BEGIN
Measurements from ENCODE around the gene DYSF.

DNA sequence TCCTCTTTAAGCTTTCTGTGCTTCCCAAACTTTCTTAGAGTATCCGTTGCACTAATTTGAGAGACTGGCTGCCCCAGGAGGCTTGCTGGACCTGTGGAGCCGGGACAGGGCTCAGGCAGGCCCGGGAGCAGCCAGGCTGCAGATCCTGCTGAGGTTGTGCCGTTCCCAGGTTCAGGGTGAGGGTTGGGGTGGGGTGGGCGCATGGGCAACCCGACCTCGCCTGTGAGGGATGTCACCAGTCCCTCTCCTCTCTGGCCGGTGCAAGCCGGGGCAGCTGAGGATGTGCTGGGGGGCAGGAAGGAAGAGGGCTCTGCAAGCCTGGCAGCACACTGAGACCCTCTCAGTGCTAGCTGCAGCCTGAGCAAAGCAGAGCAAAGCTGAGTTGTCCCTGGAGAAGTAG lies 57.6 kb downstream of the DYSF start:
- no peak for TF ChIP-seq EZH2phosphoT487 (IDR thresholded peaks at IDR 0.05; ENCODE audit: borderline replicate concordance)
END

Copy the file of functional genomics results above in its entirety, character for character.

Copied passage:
Measurements from ENCODE around the gene DYSF.

DNA sequence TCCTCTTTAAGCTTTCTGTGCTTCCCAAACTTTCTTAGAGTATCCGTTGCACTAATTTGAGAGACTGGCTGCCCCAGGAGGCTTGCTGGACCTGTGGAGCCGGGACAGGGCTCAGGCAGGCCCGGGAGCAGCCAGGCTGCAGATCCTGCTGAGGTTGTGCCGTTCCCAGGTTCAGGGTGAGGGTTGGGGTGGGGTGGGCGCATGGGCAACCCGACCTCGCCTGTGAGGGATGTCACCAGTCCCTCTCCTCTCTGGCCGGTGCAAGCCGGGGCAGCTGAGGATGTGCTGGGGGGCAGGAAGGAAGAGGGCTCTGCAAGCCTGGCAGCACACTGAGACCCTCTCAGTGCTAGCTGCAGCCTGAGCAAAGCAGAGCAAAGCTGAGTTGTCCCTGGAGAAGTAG lies 57.6 kb downstream of the DYSF start:
- no peak for TF ChIP-seq EZH2phosphoT487 (IDR thresholded peaks at IDR 0.05; ENCODE audit: borderline replicate concordance)